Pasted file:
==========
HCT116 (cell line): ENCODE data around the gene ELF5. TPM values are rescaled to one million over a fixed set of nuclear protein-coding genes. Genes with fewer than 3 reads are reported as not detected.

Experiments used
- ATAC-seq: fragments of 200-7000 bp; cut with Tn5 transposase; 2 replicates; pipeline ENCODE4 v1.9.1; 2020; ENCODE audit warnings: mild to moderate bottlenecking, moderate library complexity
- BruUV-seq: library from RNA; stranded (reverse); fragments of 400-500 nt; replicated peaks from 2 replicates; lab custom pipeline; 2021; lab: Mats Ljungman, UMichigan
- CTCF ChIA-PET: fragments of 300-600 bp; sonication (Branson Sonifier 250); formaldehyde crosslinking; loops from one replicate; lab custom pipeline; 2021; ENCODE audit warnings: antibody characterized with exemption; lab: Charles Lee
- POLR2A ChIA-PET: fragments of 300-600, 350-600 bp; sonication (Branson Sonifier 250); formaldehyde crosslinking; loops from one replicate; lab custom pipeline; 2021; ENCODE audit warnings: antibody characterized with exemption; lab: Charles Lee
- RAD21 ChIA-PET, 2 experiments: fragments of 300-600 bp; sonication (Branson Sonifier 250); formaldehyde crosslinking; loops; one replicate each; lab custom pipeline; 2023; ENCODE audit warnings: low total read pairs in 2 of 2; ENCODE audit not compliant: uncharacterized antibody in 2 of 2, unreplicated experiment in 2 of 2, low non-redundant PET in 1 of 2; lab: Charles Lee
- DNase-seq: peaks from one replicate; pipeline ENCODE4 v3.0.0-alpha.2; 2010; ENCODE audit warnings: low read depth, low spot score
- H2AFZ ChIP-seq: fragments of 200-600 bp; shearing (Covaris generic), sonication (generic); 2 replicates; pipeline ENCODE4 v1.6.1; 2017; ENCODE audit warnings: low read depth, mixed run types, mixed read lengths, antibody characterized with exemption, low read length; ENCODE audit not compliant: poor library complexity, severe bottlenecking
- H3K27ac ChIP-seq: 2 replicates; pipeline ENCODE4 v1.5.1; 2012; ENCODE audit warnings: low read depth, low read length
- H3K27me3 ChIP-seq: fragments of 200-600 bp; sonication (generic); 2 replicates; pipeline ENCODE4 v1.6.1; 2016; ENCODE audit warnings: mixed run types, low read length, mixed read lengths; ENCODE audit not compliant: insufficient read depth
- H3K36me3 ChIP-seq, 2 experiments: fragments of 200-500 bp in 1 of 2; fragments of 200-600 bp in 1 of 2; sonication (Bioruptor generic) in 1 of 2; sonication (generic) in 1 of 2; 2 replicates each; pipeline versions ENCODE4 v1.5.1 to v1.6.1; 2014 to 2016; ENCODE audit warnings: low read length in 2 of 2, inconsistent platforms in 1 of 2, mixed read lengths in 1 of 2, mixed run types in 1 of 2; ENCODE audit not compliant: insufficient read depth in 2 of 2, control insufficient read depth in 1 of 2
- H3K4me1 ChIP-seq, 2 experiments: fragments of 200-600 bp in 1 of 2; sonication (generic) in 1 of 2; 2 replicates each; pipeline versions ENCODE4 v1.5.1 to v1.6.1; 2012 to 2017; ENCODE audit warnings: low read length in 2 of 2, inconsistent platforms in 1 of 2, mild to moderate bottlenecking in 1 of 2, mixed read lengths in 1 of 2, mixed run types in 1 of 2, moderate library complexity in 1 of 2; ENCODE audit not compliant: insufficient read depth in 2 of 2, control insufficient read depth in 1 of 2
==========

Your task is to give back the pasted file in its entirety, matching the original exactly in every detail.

HCT116 (cell line): ENCODE data around the gene ELF5. TPM values are rescaled to one million over a fixed set of nuclear protein-coding genes. Genes with fewer than 3 reads are reported as not detected.

Experiments used
- ATAC-seq: fragments of 200-7000 bp; cut with Tn5 transposase; 2 replicates; pipeline ENCODE4 v1.9.1; 2020; ENCODE audit warnings: mild to moderate bottlenecking, moderate library complexity
- BruUV-seq: library from RNA; stranded (reverse); fragments of 400-500 nt; replicated peaks from 2 replicates; lab custom pipeline; 2021; lab: Mats Ljungman, UMichigan
- CTCF ChIA-PET: fragments of 300-600 bp; sonication (Branson Sonifier 250); formaldehyde crosslinking; loops from one replicate; lab custom pipeline; 2021; ENCODE audit warnings: antibody characterized with exemption; lab: Charles Lee
- POLR2A ChIA-PET: fragments of 300-600, 350-600 bp; sonication (Branson Sonifier 250); formaldehyde crosslinking; loops from one replicate; lab custom pipeline; 2021; ENCODE audit warnings: antibody characterized with exemption; lab: Charles Lee
- RAD21 ChIA-PET, 2 experiments: fragments of 300-600 bp; sonication (Branson Sonifier 250); formaldehyde crosslinking; loops; one replicate each; lab custom pipeline; 2023; ENCODE audit warnings: low total read pairs in 2 of 2; ENCODE audit not compliant: uncharacterized antibody in 2 of 2, unreplicated experiment in 2 of 2, low non-redundant PET in 1 of 2; lab: Charles Lee
- DNase-seq: peaks from one replicate; pipeline ENCODE4 v3.0.0-alpha.2; 2010; ENCODE audit warnings: low read depth, low spot score
- H2AFZ ChIP-seq: fragments of 200-600 bp; shearing (Covaris generic), sonication (generic); 2 replicates; pipeline ENCODE4 v1.6.1; 2017; ENCODE audit warnings: low read depth, mixed run types, mixed read lengths, antibody characterized with exemption, low read length; ENCODE audit not compliant: poor library complexity, severe bottlenecking
- H3K27ac ChIP-seq: 2 replicates; pipeline ENCODE4 v1.5.1; 2012; ENCODE audit warnings: low read depth, low read length
- H3K27me3 ChIP-seq: fragments of 200-600 bp; sonication (generic); 2 replicates; pipeline ENCODE4 v1.6.1; 2016; ENCODE audit warnings: mixed run types, low read length, mixed read lengths; ENCODE audit not compliant: insufficient read depth
- H3K36me3 ChIP-seq, 2 experiments: fragments of 200-500 bp in 1 of 2; fragments of 200-600 bp in 1 of 2; sonication (Bioruptor generic) in 1 of 2; sonication (generic) in 1 of 2; 2 replicates each; pipeline versions ENCODE4 v1.5.1 to v1.6.1; 2014 to 2016; ENCODE audit warnings: low read length in 2 of 2, inconsistent platforms in 1 of 2, mixed read lengths in 1 of 2, mixed run types in 1 of 2; ENCODE audit not compliant: insufficient read depth in 2 of 2, control insufficient read depth in 1 of 2
- H3K4me1 ChIP-seq, 2 experiments: fragments of 200-600 bp in 1 of 2; sonication (generic) in 1 of 2; 2 replicates each; pipeline versions ENCODE4 v1.5.1 to v1.6.1; 2012 to 2017; ENCODE audit warnings: low read length in 2 of 2, inconsistent platforms in 1 of 2, mild to moderate bottlenecking in 1 of 2, mixed read lengths in 1 of 2, mixed run types in 1 of 2, moderate library complexity in 1 of 2; ENCODE audit not compliant: insufficient read depth in 2 of 2, control insufficient read depth in 1 of 2